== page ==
Unless you're the offspring of Michael Jackson, the likelihood that you sprang from the womb with a star on the Walk of Fame is unlikely. So why do so many writers behave as though they are already part of the elite groups of authors? The elite being the ones who actually make a living writing. Only about 3% of authors actually make a living on their writing alone.

I have my own theories on why this number is so low. Many of us get into this industry without realizing how tough it is. We think that we write the book and the rest will happen. I once said in a presentation that publishing isn't the “field of dreams”; just because you wrote it doesn't mean people will beat a path to your door. You have to tell them, and tell them again, and then tell them some more. You have to love your book so much that even if no doors are opening for you, you still knock. Or, if needed, you climb through a window. You accept every opportunity that comes your way and make the most out of each interview. You say “thank you” for even the smallest opportunity because the savvy author knows that today's “nobody” could be tomorrow's “somebody.”

I got an e-mail from an author who had attended a session I taught on Social Media 101 for Authors, and she said, “I listen to you because you walk the walk, you're an author yourself, and you do what you tell us to do: grab every chance you can to get your name out there.” Sure, I'm in publicity, and yes, yes, I have the e-mails of Oprah's producers (even a cellphone number or two, ooooh), but truth is, there are a million steps between you and your proverbial pot of gold, and you have to traverse those steps every day. Success is a journey, not a final destination. I love and appreciate every chance I get to promote my work. I'll get e-mails from people who say, “I'm sure my blog is too small for you to consider appearing on, but I thought I'd ask you anyway.” You know what? Nothing is too small. And for such a humble pitch, I'll clear my schedule.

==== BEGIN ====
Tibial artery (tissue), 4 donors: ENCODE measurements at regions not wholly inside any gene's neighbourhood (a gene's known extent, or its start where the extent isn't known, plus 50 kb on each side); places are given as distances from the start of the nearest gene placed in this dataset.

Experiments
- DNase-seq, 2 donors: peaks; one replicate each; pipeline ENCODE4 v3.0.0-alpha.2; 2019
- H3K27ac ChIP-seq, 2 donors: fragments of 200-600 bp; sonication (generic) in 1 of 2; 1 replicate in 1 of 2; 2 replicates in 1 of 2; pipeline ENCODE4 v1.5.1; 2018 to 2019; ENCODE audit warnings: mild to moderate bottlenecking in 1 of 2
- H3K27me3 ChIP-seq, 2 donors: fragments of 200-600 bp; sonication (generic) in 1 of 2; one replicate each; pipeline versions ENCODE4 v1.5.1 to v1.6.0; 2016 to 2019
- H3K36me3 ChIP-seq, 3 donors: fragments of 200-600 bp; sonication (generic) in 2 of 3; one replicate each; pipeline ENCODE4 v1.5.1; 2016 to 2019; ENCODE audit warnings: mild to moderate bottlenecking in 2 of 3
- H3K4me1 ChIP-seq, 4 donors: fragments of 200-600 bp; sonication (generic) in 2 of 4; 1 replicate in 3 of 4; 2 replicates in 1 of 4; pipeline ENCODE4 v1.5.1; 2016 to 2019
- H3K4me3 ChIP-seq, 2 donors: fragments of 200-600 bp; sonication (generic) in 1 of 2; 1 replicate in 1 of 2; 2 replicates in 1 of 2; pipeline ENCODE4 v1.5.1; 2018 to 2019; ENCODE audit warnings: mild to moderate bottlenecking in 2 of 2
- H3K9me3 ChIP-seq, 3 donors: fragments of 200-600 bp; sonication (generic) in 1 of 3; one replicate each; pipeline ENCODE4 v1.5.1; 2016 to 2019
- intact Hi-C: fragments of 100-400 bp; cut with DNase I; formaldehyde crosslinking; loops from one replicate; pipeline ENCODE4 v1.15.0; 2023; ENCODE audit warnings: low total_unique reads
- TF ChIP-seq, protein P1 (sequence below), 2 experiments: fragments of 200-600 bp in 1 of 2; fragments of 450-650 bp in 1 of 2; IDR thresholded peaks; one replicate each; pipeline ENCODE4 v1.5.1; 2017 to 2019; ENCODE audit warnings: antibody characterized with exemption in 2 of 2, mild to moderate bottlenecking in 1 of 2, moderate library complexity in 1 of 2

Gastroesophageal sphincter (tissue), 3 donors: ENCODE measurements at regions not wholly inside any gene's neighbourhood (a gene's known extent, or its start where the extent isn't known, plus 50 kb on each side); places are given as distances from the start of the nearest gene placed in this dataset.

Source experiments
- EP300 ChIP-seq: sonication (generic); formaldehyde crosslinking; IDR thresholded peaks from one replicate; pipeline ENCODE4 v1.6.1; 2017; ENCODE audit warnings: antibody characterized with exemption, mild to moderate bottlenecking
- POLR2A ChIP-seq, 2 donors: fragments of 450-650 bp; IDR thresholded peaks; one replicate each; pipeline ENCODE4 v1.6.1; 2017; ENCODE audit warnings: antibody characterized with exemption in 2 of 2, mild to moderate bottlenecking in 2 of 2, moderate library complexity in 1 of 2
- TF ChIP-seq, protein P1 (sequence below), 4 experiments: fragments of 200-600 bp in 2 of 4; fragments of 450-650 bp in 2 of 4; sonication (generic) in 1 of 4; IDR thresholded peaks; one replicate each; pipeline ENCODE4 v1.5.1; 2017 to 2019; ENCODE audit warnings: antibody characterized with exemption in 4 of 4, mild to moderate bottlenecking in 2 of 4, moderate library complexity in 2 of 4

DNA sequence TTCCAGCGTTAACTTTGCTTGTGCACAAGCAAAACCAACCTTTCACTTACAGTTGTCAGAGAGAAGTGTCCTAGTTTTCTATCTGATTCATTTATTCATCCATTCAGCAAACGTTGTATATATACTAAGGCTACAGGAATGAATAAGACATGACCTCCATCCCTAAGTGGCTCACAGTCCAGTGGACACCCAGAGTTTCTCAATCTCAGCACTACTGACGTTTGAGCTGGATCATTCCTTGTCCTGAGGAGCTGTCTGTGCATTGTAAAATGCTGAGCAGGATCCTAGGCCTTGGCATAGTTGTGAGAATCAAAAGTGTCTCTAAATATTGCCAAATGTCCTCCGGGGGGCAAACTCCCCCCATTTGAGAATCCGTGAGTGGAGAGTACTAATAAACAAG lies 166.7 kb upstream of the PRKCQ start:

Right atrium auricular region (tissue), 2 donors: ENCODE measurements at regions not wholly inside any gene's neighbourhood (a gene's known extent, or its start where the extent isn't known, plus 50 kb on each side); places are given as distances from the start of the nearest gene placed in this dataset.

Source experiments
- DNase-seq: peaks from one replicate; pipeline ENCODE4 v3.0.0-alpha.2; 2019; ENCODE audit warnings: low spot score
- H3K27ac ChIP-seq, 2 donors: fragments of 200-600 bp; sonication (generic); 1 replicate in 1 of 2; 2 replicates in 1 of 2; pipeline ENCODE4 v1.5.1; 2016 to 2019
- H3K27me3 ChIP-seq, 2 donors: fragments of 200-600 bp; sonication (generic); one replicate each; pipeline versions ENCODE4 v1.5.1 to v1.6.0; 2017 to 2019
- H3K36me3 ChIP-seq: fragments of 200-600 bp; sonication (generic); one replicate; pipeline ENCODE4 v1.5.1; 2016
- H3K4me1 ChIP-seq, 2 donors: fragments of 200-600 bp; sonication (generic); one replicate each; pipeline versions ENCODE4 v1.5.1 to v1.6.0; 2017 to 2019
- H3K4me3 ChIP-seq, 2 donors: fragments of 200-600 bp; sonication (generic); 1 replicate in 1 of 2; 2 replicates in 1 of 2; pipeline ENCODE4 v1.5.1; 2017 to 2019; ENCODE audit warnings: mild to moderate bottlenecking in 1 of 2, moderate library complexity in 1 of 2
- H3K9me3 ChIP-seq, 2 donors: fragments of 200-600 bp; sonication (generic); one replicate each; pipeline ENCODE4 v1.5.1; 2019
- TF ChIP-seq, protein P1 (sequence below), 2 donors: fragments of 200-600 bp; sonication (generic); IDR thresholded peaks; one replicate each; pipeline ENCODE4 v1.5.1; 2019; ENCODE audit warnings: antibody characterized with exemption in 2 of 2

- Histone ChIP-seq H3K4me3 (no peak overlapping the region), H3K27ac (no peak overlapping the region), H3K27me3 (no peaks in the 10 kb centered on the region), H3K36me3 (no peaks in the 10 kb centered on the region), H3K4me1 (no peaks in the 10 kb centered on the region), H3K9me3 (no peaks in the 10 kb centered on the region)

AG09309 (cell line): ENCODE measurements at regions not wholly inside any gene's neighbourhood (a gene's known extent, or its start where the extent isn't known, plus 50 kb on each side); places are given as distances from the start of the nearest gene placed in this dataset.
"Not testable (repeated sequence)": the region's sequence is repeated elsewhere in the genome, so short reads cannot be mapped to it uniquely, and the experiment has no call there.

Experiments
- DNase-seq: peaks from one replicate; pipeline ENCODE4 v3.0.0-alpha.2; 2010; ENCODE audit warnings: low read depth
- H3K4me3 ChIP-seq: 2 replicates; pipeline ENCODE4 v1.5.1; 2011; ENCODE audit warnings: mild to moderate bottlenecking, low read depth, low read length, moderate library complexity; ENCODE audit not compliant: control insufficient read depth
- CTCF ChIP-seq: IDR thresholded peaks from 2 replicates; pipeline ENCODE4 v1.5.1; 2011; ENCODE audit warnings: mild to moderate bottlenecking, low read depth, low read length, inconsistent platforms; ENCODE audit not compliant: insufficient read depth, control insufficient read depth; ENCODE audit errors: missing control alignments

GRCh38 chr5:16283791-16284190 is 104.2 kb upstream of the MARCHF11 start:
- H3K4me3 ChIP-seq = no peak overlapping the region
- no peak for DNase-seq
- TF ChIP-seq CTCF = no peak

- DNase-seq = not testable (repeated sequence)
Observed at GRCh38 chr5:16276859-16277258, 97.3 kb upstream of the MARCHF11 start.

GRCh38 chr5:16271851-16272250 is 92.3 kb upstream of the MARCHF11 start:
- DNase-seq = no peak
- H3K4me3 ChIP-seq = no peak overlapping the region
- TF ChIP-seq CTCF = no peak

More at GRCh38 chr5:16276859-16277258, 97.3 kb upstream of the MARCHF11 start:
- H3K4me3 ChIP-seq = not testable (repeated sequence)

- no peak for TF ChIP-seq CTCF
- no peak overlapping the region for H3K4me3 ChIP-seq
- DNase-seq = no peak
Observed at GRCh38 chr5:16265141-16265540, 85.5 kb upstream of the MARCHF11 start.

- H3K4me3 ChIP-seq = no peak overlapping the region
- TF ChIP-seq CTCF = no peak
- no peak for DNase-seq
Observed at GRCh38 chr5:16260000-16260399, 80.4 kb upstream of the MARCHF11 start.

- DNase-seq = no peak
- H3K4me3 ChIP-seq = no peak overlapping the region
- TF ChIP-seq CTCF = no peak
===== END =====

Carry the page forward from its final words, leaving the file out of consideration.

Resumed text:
I work with a variety of author-related sites and I get interview requests for our authors; the other day I was scrolling through a list of authors who got requests from these sites. Out of 10 on the list, only one had turned in the completed interview. The others blew off the request, said they weren't interested, or just forgot. I guarantee you 10 years from now, that one author will likely have a career; the others will be wondering why the world never read their book.

I love this business and I'd never want to be anywhere else. For all of its challenges and obstacles, there's nothing like being in publishing. But being an author requires dedication and a daily dose of humility. Never believe the bio they read about you before you get on stage; never let a stunning review go to your head (though it's okay to call your mother), and never, ever assume that because you managed to put pen to paper that you deserve fame.

A few weeks ago I was at Changing Hands bookstore in Tempe, Ariz. I had just headed into the store to do my presentation when I heard a voice call out from across the store: “It's really you!!” A man rushed up to me, holding my book in his hand. “I've been following your work for years—you are such an inspiration,” he said breathlessly. I was floored. He went on to thank me for my work, my Web site, my radio show, and our Book Marketing Expert Newsletter. Finally he asked if I would sign a copy of my book Red Hot Internet Publicity (I still find this incredibly thrilling, by the way). I just smiled and said, “Thank you, because you remind me why I do this, each and every day.”

Always be amazed and appreciative of every chance that comes your way. The industry doesn't owe you anything but a book. You got that. Now what will you do?